Democratic and Republican lawmakers in Washington worked all weekend to finalize a $ 900 billion bill for coronavirus aid to American individuals and businesses suffering the economic fallout from pandemic lockdowns.
It would be the largest aid package since this spring, when Congress approved more than $ 4 trillion in aid. The COVID-19 pandemic killed 311,000 Americans, by far the most in the world, and left millions of people unemployed. Economists say growth is likely to remain sluggish until vaccines become widespread by mid-2021.
The Senate is scheduled to meet at 11 a.m. (1600 GMT) on Saturday. Representative Steny Hoyer, the second highest Democrat in the House of Representatives, said Friday that a vote on a package would not take place until Sunday afternoon.
Republicans and Democrats say they are close to a deal, but significant differences remain.
Republicans are pushing to curb the Federal Reserve's lending programs for midsize businesses and municipal bond issuers designed to ease the sting of the pandemic, saying these programs are temporary. However, Democrats say the move is an attempt to tie the hands of President-elect Joe Biden, who will take office on Jan. 20.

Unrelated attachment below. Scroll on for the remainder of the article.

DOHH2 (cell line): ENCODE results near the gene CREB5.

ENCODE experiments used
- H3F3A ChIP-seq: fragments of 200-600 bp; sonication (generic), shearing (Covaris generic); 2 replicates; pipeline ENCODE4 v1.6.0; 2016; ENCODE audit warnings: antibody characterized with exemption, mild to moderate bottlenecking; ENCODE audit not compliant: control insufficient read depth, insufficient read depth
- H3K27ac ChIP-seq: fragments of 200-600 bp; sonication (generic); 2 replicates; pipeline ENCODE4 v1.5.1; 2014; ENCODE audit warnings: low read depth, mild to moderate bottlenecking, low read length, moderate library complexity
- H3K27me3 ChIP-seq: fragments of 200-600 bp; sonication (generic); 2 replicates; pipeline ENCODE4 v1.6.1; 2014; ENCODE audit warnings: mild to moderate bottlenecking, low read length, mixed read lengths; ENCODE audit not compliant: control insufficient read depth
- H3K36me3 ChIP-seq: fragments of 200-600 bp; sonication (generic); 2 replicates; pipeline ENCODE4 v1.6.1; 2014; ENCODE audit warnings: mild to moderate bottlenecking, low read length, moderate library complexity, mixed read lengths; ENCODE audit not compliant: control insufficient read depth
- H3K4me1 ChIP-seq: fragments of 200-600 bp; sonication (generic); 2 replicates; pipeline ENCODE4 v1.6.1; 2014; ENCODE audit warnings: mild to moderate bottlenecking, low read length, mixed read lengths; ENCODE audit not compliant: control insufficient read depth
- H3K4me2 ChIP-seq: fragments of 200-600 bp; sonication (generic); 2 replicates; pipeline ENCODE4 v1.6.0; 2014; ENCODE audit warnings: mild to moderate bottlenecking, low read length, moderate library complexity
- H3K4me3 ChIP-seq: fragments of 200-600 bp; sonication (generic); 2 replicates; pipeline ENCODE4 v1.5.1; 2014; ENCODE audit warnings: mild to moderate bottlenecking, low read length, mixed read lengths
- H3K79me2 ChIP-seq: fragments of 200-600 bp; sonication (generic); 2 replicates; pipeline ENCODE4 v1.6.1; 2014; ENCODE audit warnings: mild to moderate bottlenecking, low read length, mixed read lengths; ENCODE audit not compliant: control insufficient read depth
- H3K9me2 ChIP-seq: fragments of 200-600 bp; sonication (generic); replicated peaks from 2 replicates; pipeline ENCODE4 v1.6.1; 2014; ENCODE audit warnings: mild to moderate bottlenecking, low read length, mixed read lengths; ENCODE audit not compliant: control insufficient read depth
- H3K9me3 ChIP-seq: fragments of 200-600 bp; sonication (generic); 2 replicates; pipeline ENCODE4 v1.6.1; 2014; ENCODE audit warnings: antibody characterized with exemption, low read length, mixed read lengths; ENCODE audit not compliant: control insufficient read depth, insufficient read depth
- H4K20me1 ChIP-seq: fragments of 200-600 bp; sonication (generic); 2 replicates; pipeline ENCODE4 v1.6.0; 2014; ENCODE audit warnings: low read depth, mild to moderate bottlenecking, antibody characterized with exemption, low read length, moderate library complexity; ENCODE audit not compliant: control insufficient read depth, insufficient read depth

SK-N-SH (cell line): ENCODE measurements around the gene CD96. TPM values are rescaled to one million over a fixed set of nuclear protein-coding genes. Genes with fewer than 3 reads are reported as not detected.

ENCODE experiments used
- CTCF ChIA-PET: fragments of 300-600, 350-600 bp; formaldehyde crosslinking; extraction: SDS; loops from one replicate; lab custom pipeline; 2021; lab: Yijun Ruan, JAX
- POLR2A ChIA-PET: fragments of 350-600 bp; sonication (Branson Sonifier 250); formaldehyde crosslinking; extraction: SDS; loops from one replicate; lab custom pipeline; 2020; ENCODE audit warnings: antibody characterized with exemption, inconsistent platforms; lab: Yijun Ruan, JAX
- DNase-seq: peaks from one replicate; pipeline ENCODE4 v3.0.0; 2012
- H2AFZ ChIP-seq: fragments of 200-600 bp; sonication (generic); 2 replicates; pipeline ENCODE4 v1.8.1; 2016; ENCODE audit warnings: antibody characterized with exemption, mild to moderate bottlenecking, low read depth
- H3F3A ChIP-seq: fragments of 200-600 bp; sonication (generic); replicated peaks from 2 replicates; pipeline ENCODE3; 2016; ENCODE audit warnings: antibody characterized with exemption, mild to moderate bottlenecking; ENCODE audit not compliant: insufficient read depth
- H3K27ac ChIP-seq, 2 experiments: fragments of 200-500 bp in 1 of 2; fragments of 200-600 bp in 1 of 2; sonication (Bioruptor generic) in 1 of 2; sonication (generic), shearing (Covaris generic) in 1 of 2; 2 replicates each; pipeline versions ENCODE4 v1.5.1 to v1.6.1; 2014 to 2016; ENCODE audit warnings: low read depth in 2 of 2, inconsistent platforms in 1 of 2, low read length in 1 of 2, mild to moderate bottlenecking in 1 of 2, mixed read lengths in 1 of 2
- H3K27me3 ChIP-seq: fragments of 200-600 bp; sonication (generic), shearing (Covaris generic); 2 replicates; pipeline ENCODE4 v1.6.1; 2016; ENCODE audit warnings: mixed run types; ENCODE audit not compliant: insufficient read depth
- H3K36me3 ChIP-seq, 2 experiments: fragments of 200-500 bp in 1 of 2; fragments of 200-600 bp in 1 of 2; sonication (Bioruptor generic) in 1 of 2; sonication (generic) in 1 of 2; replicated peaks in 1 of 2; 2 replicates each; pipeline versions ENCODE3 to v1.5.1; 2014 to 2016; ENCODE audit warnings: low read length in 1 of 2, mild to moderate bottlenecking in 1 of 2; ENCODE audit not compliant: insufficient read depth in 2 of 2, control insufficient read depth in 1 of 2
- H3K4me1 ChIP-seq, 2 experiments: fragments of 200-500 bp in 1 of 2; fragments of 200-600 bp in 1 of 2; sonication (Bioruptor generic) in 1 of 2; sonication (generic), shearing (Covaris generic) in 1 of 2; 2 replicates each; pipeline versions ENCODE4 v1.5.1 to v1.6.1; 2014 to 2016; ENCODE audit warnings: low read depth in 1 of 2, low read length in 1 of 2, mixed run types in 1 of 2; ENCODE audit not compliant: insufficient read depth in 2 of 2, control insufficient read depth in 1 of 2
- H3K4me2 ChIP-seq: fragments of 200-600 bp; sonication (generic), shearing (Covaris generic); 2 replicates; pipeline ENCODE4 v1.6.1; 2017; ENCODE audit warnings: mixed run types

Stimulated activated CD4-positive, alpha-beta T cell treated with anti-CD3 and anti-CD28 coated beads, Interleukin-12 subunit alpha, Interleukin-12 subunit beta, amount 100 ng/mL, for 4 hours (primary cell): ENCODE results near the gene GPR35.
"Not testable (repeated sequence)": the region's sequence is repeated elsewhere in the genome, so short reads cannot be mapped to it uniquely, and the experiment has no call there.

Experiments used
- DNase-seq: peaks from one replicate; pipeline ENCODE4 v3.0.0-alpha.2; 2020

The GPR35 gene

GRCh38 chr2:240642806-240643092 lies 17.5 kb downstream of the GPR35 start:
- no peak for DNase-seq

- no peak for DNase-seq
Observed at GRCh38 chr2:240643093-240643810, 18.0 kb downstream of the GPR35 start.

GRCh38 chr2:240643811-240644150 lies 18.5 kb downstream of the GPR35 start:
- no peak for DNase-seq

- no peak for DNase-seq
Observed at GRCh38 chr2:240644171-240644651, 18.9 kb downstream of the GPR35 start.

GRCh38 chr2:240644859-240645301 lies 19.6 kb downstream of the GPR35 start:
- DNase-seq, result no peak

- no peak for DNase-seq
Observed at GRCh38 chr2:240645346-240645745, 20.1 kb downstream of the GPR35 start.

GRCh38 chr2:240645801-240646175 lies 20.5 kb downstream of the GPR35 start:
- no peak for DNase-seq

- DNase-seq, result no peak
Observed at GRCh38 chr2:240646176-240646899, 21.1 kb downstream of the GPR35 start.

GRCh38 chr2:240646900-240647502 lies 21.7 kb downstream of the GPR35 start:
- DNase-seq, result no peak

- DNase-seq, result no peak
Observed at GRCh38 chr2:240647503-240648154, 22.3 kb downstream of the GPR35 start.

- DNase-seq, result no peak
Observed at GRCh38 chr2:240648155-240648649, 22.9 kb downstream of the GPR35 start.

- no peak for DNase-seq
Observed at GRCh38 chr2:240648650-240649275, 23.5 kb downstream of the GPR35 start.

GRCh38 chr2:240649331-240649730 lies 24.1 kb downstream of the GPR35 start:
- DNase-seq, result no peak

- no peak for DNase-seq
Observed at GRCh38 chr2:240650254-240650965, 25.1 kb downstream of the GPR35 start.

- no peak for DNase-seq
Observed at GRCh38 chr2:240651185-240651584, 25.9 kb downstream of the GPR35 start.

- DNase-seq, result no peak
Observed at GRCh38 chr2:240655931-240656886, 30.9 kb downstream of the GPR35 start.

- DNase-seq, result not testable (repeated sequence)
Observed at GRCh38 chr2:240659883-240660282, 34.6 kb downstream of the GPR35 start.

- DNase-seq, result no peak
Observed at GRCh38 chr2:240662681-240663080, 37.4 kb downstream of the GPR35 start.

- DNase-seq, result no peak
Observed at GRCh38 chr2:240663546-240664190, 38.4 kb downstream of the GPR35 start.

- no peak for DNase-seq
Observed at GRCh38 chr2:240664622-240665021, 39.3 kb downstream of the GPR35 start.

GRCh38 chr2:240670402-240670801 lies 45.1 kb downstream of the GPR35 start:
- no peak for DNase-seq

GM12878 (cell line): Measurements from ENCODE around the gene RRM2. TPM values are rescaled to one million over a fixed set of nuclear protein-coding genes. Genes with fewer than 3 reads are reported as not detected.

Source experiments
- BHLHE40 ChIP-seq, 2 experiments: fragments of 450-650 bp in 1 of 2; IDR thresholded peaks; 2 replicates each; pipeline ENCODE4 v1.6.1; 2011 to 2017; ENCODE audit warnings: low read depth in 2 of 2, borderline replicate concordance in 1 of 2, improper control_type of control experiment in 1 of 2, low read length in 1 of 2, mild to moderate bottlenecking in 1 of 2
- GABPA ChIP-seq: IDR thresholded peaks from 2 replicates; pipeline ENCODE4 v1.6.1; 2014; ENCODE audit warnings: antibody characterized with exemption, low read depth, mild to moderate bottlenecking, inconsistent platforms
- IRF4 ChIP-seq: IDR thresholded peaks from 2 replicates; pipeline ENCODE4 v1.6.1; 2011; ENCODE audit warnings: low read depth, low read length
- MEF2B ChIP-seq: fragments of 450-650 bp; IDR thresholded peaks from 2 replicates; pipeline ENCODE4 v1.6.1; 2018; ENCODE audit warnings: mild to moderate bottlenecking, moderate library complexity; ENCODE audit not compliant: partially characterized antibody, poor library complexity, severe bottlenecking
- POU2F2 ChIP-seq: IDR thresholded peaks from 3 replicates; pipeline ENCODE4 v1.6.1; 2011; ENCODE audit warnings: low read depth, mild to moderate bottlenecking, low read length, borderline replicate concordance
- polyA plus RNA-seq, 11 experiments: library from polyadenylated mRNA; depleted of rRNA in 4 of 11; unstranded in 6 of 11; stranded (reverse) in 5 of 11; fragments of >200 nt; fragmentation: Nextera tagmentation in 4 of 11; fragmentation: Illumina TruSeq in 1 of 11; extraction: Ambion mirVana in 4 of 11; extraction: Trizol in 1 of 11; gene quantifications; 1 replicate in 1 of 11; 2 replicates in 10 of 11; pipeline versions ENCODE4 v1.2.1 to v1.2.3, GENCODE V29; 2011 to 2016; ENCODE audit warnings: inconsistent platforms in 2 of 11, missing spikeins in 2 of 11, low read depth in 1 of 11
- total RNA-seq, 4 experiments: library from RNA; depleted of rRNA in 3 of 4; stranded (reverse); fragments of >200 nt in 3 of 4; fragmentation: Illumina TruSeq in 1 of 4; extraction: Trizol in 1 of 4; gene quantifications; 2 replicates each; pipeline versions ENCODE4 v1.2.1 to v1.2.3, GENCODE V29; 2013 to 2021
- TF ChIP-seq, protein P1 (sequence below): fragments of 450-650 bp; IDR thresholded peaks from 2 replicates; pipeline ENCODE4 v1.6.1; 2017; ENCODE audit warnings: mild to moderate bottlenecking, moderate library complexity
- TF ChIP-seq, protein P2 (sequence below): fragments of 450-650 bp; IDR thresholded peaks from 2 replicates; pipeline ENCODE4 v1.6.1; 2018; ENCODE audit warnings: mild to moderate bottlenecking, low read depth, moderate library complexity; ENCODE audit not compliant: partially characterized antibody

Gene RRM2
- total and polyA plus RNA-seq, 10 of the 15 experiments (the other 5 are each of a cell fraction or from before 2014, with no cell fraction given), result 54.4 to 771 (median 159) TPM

The parties also disagree on how much to give to art venues closed by COVID-19 restrictions and how much emergency aid should go to local governments to get supplies like personal protective equipment for schools.
But many problems were solved. The legislation is expected to include one-time $ 600 checks for most Americans, increased unemployment benefits of $ 300 a week, aid to states that distribute coronavirus vaccines, and more support for small businesses.
The deal does not include corporate liability protection from coronavirus-related lawsuits, a provision that was pushed by Republicans and has long been a red line for Democrats. Nor does it include the extensive aid to state and local governments that the Democrats wanted.
Congressional leaders believe the package will be added to a $ 1.4 trillion spending bill designed to fund the U.S. government's activities through September 2021. State funds were due to expire on Friday, but lawmakers approved a two-day emergency law to buy more time, which President Donald Trump had signed into law late Friday.
Congress now has a Sunday midnight deadline to approve additional funds.
WASHINGTON (Reuters) – (Reporting by Andy Sullivan; Editing by William Mallard)